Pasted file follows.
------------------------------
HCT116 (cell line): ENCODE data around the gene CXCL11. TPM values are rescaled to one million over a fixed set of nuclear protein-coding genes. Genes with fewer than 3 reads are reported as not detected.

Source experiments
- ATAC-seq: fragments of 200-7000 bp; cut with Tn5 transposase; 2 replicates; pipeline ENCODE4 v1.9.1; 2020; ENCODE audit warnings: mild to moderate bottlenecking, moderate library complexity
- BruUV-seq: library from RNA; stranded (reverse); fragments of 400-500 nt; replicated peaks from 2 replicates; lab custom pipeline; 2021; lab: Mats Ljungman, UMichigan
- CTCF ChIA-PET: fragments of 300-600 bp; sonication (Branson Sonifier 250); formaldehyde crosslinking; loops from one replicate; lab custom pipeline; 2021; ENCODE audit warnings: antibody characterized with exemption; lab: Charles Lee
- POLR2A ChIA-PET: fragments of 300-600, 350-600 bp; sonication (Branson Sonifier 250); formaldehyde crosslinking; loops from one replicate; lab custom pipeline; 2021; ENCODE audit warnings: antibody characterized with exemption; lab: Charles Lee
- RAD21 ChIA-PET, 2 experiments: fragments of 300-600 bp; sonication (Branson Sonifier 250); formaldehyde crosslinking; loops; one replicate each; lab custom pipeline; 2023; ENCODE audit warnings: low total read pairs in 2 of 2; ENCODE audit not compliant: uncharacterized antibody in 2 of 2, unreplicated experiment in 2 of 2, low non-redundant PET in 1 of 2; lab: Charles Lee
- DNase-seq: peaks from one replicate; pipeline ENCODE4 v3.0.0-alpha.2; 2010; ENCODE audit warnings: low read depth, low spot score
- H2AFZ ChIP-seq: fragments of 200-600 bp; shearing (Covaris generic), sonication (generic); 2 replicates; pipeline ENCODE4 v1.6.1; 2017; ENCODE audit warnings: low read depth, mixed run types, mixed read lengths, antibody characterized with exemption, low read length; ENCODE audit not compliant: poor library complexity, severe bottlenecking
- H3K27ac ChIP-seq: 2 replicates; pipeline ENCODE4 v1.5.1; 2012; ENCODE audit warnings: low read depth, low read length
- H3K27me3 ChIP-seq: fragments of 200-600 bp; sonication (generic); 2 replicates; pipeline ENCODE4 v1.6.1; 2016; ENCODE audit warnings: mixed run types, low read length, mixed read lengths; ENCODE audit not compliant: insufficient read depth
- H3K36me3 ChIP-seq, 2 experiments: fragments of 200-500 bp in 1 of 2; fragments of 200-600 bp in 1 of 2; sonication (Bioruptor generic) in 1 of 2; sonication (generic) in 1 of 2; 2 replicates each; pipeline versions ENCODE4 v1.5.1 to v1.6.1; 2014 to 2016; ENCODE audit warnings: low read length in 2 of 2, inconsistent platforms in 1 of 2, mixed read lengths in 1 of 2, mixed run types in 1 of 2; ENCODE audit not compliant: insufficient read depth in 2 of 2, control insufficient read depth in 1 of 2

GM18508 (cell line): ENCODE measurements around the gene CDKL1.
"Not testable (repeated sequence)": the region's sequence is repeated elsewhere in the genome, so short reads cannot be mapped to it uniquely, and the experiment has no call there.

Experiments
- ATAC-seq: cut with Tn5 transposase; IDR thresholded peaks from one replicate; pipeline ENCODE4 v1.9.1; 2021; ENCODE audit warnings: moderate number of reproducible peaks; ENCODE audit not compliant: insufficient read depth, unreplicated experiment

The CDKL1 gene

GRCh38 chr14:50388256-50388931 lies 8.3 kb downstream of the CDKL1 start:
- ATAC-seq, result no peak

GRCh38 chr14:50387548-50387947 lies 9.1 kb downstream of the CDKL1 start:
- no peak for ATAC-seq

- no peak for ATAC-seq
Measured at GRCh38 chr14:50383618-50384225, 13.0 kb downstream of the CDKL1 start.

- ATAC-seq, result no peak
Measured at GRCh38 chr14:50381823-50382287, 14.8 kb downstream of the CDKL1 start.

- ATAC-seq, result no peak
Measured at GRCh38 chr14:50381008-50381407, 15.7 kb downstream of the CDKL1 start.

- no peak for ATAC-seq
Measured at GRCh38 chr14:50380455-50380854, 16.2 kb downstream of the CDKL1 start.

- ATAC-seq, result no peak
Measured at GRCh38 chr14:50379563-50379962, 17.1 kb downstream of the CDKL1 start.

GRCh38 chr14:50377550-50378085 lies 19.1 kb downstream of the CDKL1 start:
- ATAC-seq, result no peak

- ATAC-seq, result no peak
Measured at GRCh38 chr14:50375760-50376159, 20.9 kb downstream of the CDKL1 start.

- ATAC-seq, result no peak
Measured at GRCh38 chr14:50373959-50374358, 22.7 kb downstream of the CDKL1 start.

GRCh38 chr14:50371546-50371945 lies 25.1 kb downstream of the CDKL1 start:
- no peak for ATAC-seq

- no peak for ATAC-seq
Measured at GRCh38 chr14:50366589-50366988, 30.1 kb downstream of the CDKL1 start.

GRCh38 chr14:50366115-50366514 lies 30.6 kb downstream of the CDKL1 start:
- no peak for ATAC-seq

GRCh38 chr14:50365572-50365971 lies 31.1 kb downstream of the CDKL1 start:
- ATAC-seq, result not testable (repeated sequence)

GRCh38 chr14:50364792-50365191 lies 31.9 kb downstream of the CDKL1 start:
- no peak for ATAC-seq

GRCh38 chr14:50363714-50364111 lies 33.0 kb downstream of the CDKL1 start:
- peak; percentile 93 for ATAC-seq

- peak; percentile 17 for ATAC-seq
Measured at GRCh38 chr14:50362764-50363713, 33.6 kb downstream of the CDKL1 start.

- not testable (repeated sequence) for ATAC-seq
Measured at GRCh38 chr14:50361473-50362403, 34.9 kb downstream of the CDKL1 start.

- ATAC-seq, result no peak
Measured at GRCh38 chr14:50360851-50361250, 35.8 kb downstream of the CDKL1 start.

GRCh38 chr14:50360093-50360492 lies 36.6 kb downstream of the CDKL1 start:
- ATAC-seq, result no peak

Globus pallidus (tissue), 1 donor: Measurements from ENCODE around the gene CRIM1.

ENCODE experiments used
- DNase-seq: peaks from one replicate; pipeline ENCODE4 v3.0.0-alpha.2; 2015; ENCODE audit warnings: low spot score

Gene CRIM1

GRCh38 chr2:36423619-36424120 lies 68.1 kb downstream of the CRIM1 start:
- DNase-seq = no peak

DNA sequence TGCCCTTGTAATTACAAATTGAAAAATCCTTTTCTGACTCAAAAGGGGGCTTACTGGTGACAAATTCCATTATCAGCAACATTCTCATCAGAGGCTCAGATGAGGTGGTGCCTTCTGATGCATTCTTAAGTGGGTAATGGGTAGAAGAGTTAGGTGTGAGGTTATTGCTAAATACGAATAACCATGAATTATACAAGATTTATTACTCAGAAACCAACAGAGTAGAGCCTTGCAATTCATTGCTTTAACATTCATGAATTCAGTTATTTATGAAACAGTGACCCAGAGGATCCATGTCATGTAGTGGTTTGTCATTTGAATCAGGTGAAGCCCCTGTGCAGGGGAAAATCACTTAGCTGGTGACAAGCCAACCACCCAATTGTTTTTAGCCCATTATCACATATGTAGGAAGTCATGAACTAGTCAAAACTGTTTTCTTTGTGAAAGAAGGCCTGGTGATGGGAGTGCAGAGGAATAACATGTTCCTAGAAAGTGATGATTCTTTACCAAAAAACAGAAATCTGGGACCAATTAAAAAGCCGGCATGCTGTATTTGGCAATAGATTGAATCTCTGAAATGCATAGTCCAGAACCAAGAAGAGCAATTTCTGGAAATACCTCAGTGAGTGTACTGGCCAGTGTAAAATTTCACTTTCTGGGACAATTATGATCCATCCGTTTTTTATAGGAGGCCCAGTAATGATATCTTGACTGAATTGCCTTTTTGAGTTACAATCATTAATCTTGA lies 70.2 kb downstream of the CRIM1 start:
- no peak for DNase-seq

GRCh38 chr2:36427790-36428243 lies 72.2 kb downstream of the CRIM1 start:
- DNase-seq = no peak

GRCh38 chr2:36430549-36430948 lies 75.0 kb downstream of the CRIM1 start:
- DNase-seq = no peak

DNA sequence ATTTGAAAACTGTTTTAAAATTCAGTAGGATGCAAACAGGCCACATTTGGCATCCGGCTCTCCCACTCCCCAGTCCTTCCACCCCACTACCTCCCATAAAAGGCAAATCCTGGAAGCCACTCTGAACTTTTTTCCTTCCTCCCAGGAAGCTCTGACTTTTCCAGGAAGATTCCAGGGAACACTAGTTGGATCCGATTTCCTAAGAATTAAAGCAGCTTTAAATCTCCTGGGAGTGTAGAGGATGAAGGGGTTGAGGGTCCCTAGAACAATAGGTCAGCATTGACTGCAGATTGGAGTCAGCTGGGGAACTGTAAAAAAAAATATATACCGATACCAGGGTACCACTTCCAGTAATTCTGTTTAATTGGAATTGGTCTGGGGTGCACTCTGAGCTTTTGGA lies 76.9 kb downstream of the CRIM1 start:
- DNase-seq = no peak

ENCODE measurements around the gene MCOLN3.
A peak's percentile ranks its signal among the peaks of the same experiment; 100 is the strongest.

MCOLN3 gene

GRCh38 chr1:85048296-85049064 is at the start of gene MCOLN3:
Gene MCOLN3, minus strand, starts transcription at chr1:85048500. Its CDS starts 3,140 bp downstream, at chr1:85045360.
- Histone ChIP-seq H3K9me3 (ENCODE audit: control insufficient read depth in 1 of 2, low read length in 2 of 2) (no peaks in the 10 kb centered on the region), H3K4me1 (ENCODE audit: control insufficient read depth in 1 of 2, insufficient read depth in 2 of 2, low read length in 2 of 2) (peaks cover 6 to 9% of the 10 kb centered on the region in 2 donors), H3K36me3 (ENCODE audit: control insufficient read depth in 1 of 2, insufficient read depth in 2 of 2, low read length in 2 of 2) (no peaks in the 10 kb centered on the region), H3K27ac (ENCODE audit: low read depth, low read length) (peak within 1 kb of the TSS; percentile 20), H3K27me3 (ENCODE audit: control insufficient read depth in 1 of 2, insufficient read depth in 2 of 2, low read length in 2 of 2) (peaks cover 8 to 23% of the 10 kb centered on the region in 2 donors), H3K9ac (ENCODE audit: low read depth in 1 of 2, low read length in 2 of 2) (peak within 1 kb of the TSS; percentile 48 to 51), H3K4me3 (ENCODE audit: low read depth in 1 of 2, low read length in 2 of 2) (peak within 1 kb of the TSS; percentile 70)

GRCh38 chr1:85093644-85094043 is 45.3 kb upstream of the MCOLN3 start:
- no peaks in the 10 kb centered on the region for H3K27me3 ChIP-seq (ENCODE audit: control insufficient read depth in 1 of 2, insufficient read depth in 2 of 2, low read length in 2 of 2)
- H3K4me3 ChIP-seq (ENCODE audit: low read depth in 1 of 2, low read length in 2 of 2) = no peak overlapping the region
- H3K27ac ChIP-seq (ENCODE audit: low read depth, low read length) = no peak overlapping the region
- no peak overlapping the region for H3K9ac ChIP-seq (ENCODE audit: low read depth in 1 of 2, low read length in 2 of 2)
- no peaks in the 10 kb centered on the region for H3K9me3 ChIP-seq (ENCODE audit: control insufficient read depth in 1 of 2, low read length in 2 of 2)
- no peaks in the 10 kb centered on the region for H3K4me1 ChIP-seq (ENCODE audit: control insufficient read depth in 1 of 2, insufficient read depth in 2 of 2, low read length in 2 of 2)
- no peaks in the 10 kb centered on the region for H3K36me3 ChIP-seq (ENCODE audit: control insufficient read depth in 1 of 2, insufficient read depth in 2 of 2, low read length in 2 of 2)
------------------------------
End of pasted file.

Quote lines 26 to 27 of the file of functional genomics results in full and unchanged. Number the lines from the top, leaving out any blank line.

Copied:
- ATAC-seq, result no peak
Measured at GRCh38 chr14:50381008-50381407, 15.7 kb downstream of the CDKL1 start.